It turns out the U.S. decision to deny Polish MiG-29 fighter jets to Ukraine is even worse than we wrote Thursday. The White House is now confirming that the decision went all the way up to President Biden, who vetoed the jet delivery lest it provoke Vladimir Putin and risk escalating the war.
The logic seems to be that sending lethal anti-aircraft and antitank weapons won’t provoke the Russian, but 28 fixed-wing aircraft would. That distinction is hard to parse, especially when the Pentagon is also saying that the Ukrainians don’t need the jets because their other weapons are more effective. So sending less lethal aircraft will lead to World War III, but not arms that are really deadly?
The bigger problem is the message this fiasco sends to Mr. Putin about NATO. The essence of credible deterrence is making an adversary believe that taking certain actions will draw a response. By so ostentatiously not sending the fighters, and saying the reason is fear of escalation, Mr. Biden is telling the Russian what he doesn’t have to worry about. Instead of deterring Mr. Putin, Mr. Biden is letting the Russian deter the U.S.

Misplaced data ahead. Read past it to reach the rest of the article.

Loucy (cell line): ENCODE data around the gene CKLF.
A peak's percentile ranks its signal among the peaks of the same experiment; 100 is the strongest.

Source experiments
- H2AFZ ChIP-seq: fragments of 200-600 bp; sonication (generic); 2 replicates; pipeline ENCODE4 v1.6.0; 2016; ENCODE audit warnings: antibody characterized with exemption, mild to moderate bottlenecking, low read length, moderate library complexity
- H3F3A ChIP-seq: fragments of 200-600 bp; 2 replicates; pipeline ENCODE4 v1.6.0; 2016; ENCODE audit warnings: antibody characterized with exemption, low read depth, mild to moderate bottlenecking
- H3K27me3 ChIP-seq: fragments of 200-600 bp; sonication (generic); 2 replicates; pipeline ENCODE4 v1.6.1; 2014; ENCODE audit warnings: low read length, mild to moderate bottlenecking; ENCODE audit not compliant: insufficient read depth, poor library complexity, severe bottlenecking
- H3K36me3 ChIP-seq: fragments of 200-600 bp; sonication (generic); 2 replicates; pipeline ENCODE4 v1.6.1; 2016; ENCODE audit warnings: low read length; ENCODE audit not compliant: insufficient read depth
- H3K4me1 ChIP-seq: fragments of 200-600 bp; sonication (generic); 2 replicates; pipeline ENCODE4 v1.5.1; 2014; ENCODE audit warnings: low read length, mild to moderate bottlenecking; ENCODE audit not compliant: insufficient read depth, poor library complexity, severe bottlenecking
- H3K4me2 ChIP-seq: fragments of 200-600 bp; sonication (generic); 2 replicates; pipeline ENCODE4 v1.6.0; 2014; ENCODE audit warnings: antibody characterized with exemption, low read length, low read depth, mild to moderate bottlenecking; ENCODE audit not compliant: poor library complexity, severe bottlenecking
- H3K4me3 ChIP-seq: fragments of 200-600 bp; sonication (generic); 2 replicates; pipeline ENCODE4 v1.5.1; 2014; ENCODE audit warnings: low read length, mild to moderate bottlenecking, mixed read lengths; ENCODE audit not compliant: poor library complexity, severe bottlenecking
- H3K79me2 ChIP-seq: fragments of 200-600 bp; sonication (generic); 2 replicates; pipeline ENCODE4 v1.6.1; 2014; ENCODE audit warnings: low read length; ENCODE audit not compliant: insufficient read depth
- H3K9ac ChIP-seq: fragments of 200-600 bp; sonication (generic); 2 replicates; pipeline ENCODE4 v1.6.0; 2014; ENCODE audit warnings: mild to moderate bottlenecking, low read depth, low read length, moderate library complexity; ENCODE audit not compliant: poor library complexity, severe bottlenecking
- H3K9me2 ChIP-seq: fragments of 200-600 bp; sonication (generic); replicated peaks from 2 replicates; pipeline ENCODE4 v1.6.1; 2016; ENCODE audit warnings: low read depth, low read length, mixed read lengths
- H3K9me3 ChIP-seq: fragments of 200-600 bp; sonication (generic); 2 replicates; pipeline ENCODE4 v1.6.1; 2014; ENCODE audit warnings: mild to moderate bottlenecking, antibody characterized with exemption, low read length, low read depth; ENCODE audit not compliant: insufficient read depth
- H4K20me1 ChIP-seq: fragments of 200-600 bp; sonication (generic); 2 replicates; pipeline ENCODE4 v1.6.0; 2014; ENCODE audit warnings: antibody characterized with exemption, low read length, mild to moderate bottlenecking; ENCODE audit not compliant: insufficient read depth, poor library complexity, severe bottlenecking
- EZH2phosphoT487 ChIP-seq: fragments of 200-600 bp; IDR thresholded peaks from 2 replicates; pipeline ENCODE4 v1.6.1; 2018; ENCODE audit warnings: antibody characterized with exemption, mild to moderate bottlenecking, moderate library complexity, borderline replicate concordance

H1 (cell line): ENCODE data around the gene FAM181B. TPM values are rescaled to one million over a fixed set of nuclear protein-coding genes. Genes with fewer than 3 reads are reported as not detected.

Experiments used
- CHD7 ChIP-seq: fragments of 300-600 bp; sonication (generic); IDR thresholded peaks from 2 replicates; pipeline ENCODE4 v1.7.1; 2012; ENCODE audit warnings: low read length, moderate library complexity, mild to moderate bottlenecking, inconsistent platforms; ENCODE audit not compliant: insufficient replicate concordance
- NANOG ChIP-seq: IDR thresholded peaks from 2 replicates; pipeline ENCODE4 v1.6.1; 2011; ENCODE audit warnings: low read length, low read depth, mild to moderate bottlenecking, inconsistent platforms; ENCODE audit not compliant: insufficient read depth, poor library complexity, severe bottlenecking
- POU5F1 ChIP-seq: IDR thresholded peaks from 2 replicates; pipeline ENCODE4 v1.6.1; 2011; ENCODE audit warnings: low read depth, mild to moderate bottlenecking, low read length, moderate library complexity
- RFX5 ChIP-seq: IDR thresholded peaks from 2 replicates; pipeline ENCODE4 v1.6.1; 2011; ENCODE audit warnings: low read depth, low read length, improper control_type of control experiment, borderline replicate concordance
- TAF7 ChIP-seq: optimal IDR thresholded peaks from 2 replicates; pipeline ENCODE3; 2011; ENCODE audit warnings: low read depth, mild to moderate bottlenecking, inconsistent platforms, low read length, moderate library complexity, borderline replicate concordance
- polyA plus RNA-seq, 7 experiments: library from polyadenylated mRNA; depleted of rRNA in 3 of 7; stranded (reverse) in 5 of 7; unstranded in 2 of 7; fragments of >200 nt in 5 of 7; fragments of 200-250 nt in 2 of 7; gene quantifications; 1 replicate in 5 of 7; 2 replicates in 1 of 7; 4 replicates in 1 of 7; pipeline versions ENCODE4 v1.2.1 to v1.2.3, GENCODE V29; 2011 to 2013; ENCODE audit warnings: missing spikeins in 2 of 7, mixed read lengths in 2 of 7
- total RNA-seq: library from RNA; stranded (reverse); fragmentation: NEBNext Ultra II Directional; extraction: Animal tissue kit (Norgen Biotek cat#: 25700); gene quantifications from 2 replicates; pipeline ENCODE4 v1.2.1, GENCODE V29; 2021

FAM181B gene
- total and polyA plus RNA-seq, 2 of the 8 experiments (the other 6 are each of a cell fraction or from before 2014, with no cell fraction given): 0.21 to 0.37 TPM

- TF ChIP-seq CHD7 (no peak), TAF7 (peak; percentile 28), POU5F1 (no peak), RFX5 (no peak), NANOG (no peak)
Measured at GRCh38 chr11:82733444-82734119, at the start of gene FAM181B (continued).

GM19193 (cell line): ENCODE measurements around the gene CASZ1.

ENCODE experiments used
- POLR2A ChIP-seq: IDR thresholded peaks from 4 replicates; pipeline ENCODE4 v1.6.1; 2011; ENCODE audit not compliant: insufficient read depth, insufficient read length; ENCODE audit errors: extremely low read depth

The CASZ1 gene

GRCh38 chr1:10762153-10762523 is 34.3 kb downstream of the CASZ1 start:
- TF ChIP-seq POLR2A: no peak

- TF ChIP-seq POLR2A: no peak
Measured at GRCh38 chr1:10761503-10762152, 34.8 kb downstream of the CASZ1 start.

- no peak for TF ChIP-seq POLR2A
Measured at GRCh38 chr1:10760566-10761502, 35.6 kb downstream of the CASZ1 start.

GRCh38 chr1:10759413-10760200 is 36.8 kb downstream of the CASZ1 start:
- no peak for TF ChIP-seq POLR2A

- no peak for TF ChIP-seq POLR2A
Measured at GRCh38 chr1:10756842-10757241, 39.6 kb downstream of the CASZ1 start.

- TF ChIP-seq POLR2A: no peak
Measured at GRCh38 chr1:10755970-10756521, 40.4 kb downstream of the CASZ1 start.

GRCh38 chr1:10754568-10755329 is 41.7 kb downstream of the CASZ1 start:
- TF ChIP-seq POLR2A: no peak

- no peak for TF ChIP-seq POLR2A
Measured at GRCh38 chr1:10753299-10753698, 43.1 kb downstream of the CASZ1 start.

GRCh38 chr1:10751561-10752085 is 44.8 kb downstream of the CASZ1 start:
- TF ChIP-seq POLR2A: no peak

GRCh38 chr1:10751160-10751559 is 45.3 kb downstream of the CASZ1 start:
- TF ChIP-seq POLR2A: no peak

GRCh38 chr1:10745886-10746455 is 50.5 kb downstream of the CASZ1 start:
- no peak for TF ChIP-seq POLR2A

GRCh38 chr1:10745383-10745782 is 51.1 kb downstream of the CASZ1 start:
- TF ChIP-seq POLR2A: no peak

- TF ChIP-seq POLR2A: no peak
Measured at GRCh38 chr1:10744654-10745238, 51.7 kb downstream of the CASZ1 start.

This is becoming a pattern with the Commander in Chief. In Afghanistan he demanded a quick and dirty exit by a date certain lest he provoke the Taliban who had taken over the government. The result was an American humiliation that may have influenced Mr. Putin’s decision to invade Ukraine.
Opinion: Morning Editorial Report
All the day's Opinion headlines.
This month the Administration stopped the scheduled test of a U.S. nuclear missile after Mr. Putin issued a vague nuclear threat. The test had nothing to do with Ukraine, and Russia knew about it, but the Biden Pentagon stopped the test anyway. That’s another blow to the credibility of U.S. deterrence.
Meanwhile, Mr. Putin is escalating his Ukraine assault in any case. Foreign Minister Sergei Lavrov admitted Thursday that the Russians deliberately targeted the maternity hospital in Mariupol. Mr. Putin knows what NATO won’t do to stop him.